“The food was great, the travels were great (from NYC to LA on a red-eye, right into a shoot on maple donuts with a shot of Bourbon) but the best thing of all is always the people. Every person (grandma, cook, famous chef) was the master of their domain. They were so passionate and articulate about why they do what they do, the way they do it. It was the most rewarding part of the job. I will never forget the Busy Bee in Atlanta – the glowing woman with her hair wrapped in a colorful bandana, cooking fried chicken in a room that was 115 degrees.”
Your experience is with global cuisine. Have you found anything that we all share regarding cooking and food?
“When you learn about a cuisine, you learn about the people of that cuisine. Food is the gateway to understanding the world as well as the culinary pleasure that comes along with it.”
You won’t go anywhere without your 12 little sous-chefs: eggs. Why?
“Eggs are an oval miracle! I call my dozen eggs my ‘twelve sous-chefs’ standing by in the fridge at all times. If you have an egg you have something to eat. Eggs are one of the very rare foods that are great for you as well as delicious, inexpensive and versatile. Six grams of high-quality protein, packed with vitamins and minerals, a 30-day shelf life in the refrigerator and most importantly, delicious. I have yet to meet a spice, herb, or protein that doesn’t taste great with the egg. I use eggs to jumpstart my day and my kids’ days. Eggs can be used for a quick meal and to dress up an otherwise simple meal (i.e. putting a fried egg on a pizza or burger).”
What is your favorite meal?
“Impossible to answer! I have culinary A.D.D. I love to eat everything. My favorite meal is the one that is perfectly prepared. One of my decadent, go-to meals is a croque madame (which I have a version of in my cookbook. It’s a fancy French way of saying ‘grilled ham and cheese with a fried egg’. I love to pop the yolk and watch it sauce the golden, nutty Gruyere cheese that has been broiled on top. The egg white is a flavor sponge and the perfect protein partner to the ham. Delicious.”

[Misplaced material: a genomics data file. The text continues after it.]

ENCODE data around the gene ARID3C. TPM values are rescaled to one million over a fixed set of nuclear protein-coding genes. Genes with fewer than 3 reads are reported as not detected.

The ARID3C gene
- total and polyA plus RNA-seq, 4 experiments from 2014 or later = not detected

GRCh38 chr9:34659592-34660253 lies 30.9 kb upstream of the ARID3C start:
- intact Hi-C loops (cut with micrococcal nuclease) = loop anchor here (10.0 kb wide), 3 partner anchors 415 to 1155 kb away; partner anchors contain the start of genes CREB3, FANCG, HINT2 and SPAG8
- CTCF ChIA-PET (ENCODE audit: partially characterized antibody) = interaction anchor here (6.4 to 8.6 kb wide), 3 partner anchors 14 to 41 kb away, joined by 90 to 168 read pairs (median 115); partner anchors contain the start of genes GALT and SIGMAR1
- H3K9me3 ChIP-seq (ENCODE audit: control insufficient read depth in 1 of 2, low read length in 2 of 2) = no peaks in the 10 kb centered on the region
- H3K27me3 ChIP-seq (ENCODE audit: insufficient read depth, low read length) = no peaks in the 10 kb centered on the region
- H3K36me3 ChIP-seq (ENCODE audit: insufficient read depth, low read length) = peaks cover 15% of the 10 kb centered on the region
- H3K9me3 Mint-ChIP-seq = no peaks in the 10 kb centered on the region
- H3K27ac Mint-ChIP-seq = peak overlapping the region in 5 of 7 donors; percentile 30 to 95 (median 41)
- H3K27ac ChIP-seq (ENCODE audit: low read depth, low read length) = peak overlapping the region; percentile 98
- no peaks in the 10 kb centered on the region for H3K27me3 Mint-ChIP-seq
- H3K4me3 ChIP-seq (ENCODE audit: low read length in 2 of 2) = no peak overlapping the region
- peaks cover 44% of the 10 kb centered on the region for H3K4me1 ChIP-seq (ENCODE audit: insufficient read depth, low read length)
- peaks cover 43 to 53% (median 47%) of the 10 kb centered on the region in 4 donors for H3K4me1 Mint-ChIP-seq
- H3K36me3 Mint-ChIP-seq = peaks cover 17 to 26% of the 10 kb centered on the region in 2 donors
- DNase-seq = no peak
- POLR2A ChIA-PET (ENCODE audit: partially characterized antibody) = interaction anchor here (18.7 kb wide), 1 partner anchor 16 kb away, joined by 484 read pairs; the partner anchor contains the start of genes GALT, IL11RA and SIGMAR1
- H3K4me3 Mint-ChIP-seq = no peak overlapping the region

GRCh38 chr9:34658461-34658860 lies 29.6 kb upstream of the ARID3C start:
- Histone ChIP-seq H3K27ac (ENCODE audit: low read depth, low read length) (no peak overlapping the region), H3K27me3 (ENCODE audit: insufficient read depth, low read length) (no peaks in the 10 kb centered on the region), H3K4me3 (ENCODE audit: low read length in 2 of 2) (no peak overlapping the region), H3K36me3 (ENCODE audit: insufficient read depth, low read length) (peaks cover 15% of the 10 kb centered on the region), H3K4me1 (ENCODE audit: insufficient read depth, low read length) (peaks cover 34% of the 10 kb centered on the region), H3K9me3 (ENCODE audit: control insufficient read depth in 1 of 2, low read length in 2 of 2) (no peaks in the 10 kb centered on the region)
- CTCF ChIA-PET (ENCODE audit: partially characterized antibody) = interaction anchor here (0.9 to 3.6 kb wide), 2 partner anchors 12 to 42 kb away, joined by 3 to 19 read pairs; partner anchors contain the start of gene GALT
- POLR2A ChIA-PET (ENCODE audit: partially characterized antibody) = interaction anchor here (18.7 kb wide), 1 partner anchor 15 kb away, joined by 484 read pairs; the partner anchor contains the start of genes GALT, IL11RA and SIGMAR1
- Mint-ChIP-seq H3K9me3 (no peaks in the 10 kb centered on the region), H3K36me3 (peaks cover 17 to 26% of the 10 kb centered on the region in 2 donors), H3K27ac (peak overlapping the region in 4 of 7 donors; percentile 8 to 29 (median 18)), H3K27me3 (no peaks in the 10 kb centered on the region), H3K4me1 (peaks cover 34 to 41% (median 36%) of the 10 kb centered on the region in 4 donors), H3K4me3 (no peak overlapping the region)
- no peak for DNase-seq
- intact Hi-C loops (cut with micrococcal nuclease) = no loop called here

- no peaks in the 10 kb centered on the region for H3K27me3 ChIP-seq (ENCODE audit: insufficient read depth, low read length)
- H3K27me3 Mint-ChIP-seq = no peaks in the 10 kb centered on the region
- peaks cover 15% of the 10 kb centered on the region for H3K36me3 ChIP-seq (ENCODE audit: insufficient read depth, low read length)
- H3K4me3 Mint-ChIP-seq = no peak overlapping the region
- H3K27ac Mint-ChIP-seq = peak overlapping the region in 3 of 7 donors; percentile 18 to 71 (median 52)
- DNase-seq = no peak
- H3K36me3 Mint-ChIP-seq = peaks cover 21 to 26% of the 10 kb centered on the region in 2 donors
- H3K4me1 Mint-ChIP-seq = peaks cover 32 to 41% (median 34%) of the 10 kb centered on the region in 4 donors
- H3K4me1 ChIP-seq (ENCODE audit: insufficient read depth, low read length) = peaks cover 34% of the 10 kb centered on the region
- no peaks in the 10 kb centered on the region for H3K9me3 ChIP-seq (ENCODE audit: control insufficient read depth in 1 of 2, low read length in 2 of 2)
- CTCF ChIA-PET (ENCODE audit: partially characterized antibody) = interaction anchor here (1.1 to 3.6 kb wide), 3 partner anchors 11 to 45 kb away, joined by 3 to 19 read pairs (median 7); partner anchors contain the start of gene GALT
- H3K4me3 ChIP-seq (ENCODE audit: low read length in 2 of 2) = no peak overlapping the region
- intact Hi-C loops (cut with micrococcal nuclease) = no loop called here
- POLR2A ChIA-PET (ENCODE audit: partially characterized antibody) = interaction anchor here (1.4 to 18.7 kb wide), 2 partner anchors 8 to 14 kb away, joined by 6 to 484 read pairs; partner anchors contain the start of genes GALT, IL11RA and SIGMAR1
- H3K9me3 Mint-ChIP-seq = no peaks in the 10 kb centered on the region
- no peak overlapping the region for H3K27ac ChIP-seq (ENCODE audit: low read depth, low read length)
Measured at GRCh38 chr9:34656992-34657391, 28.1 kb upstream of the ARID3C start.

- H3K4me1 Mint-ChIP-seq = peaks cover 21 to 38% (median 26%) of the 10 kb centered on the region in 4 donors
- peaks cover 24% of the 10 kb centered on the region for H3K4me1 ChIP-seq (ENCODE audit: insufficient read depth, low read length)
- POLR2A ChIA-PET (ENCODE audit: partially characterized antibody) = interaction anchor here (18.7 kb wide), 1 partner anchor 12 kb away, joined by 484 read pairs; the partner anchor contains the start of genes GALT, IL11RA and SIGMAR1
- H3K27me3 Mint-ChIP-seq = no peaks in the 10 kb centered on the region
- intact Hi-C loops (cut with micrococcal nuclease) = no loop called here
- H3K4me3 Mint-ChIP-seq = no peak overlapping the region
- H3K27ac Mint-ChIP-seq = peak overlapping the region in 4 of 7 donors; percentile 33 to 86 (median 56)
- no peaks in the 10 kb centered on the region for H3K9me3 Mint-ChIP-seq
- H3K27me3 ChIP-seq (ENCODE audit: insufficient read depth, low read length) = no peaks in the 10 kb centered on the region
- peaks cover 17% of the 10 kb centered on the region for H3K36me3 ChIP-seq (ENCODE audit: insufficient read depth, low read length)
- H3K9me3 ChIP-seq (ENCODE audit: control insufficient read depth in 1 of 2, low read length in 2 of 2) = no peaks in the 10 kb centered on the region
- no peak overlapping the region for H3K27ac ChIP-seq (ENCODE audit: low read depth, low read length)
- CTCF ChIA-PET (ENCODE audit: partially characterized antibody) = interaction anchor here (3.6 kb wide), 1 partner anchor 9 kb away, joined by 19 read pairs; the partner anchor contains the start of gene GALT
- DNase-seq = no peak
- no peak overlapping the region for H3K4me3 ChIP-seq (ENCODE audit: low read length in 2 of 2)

If someone were visiting Chicago, what would you suggest they try, (in addition to the hot dogs and pizza)?
“The Purple Pig for a small plate selection that will blow your mind. If you want comfort food, you must have a Chicago beef sandwich (dipped, of course).”
Would you share a story about your travels learning about global cuisine?
“It was 5:30 in the AM, and I had just flown from LA to Hong Kong. I walked into a dim sum restaurant that was packed as if it was 8:00 at night. Huge round tables with people sitting shoulder to shoulder. We squeezed our way in (no host and no English) and figured out how to grab what we wanted off of the passing carts. I had chicken feet, fish heads and the most delicious array of dim sum all before 7:00 AM! I went into the kitchen (a 10×10 room), filled with steam baskets from floor to ceiling being fired by some type of powerful steamer unit below. Delicious, beautiful.
One of the best tacos I ever had was made on a hub cap turned upside down on an open fire in the desert, outside the gates of the Herradurra distillery in Tequila, Mexico. I could go on for days on this question…”
Any favorite ethnic food?
“Thai, Chinese, Mexican are my top three.”
Most challenging part of what you do?
“Being away from my family. My favorite moment of the day is bringing my wife a latte in bed, hugging my son, having my daughter say “don’t bug me, dad” and cooking three meals a day. When I am on the road, it’s hard, missing that.”
What is the best part of what you do?
“The people! Inspiring people. Food is my excuse to inspire people to make the most of their lives, to find joy in everything they do, and be grateful for what they have, while aspiring to fulfill all their dreams!”